Paul Sterry Finds Rare, Fragile Ghost Orchids

Photographer and conservationist Paul Sterry saw a Ghost Orchid in 1986. Thirty-three years later, in 2019, he found another. His remarkable photos reveal a flower that very few people see in real life: the Ghost Orchid, or Epipogium aphyllum. (Even though it shares a common name, it’s different than the famous Florida Ghost Orchid in the bestseller The Orchid Thief.)

Native to a large range throughout Europe and northern Asia, this phantasm of temperate forests is rare and endangered. Ghost Orchids lack chlorophyll, and feed off fungi. They grow underground except for infrequent and unpredictable flowers. Some enthusiasts spend their whole lives looking, but never find one.  The 2019 sighting took place in a remote Romanian forest, where Sterry was able to photograph Ghost Orchids. He’s learned how they need undisturbed, untrampled leaf litter to survive. The very act of searching for them may destroy these rare phantoms, although Sterry and his Romanian botanist guide were careful not to do so.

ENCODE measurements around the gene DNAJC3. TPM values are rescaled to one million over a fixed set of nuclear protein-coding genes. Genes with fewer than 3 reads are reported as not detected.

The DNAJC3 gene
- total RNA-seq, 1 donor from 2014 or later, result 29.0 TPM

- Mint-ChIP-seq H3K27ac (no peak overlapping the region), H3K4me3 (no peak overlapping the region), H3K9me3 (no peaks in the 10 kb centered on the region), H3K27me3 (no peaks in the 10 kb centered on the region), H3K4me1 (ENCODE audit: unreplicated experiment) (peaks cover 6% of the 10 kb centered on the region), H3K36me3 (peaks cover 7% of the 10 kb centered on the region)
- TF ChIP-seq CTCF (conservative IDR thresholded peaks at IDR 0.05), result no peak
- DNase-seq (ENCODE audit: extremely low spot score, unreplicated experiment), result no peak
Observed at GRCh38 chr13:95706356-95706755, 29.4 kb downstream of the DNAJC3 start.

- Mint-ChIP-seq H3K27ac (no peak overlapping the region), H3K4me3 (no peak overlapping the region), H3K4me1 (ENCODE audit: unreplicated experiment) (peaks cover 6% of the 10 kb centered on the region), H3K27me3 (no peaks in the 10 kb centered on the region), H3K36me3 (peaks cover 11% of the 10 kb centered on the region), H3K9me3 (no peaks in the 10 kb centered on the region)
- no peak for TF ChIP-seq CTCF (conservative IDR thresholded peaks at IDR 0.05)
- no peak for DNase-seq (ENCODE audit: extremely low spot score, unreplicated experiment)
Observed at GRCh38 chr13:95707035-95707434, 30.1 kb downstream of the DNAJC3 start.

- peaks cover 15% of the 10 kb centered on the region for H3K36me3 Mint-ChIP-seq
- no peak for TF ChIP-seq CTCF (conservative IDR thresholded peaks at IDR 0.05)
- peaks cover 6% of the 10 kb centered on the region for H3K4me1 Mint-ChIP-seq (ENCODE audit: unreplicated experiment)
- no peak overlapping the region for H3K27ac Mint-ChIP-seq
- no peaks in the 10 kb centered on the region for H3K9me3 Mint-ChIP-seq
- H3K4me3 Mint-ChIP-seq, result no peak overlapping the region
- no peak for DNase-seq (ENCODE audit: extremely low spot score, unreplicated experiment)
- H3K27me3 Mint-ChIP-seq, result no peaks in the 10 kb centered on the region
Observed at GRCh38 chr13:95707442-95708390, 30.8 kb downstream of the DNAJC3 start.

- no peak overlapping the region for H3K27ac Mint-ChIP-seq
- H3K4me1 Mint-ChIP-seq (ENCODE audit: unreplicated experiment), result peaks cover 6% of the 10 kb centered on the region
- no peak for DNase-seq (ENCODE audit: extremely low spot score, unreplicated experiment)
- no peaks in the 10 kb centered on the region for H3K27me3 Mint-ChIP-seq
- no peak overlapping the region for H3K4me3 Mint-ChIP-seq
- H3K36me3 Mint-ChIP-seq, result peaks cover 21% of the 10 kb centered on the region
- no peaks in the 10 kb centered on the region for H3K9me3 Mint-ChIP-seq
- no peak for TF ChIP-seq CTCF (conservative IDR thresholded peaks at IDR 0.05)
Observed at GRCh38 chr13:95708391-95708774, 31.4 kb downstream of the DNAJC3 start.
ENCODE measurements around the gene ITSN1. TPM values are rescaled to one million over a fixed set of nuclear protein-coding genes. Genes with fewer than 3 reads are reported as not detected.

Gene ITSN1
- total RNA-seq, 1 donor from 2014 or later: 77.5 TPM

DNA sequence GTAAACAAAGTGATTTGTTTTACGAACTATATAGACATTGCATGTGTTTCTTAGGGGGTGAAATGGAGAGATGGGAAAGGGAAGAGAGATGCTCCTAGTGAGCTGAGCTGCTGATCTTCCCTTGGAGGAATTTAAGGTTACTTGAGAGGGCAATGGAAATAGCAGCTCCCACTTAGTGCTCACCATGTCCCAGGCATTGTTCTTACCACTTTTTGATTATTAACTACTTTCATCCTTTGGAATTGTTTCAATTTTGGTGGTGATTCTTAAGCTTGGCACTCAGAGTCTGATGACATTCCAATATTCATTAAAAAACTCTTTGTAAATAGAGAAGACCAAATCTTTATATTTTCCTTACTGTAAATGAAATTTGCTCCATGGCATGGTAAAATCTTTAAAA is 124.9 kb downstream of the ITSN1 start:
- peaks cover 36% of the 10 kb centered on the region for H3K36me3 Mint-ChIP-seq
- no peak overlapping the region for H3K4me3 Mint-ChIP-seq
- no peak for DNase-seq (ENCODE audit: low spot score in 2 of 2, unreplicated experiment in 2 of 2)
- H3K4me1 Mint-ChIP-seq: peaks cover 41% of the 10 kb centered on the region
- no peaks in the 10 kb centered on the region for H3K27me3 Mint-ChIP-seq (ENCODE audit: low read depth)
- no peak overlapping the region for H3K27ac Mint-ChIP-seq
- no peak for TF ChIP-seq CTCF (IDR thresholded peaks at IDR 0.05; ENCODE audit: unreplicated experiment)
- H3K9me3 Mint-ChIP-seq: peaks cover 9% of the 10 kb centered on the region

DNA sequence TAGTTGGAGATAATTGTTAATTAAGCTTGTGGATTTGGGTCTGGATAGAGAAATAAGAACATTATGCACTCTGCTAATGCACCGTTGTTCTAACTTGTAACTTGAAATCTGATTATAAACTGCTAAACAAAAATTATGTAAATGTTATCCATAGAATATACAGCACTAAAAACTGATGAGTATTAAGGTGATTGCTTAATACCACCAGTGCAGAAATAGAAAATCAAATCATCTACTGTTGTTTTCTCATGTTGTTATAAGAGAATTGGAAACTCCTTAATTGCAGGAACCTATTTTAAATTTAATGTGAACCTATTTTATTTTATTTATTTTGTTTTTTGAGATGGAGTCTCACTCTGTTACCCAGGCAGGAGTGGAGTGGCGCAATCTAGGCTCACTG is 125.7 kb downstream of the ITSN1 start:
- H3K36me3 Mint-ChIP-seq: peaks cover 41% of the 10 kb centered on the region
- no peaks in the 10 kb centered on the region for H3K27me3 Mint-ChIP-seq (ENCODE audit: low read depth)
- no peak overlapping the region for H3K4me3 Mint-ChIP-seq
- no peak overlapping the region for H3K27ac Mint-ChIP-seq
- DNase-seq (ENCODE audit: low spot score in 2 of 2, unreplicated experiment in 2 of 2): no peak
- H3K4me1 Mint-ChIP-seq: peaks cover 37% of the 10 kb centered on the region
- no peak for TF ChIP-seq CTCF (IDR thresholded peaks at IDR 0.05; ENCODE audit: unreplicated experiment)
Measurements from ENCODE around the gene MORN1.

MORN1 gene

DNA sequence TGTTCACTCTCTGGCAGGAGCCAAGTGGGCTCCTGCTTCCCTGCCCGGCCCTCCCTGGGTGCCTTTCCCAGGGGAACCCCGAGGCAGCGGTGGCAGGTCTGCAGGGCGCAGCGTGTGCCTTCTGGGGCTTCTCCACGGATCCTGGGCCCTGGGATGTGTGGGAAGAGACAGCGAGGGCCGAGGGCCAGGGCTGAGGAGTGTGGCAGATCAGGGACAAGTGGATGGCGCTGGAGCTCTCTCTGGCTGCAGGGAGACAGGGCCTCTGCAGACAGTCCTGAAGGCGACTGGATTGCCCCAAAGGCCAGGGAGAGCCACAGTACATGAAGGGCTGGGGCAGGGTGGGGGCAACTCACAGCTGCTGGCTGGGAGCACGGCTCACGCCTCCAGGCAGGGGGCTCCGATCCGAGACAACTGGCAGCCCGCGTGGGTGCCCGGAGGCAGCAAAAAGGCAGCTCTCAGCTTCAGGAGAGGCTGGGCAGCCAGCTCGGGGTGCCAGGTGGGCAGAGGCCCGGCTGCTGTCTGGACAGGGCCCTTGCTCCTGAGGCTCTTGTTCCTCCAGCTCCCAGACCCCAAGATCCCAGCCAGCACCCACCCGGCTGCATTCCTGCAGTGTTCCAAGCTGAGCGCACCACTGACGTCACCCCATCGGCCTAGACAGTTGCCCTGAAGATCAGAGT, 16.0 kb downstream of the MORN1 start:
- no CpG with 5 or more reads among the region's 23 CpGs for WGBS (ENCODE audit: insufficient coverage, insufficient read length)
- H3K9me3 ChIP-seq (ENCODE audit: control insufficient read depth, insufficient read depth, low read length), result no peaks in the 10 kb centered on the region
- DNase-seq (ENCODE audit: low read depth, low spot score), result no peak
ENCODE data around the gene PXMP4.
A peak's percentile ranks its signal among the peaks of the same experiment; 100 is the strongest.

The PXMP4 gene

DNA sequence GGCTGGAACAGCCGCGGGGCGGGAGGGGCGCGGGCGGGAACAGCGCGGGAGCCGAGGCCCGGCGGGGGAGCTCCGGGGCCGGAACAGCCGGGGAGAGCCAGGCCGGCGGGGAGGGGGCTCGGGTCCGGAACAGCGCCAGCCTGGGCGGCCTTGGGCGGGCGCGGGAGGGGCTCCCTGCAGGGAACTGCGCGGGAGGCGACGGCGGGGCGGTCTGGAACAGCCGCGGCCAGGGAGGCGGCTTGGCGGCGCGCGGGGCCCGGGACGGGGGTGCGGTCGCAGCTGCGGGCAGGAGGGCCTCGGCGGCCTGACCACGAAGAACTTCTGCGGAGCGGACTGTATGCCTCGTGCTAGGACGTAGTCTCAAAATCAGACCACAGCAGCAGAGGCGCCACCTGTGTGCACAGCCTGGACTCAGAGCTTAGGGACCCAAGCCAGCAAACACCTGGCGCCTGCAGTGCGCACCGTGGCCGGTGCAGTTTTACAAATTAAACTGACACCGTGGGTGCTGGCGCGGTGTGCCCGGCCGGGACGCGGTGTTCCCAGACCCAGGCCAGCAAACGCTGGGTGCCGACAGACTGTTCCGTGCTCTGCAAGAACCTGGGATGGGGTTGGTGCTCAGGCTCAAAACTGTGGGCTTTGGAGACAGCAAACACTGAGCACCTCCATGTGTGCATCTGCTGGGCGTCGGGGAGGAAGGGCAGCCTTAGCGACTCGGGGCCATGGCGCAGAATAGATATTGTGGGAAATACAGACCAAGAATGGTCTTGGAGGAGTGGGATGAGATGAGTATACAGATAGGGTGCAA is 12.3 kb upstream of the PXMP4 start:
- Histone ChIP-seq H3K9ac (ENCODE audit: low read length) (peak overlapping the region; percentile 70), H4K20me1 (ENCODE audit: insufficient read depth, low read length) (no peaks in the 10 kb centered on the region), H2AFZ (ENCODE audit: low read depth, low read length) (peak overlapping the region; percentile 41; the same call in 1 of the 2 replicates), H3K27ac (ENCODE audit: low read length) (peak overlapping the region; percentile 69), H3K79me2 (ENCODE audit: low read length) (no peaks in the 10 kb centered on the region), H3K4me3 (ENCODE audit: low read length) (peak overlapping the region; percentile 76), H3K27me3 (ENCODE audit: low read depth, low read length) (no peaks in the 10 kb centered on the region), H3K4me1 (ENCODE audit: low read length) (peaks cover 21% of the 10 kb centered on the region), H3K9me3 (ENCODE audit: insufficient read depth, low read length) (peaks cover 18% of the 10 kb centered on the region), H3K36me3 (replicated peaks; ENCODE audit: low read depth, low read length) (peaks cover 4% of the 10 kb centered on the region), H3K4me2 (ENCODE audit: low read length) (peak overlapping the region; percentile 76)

For more, check out this National Geographic article, “The Rarest Plant in Britain Makes a Ghostly Appearance.”

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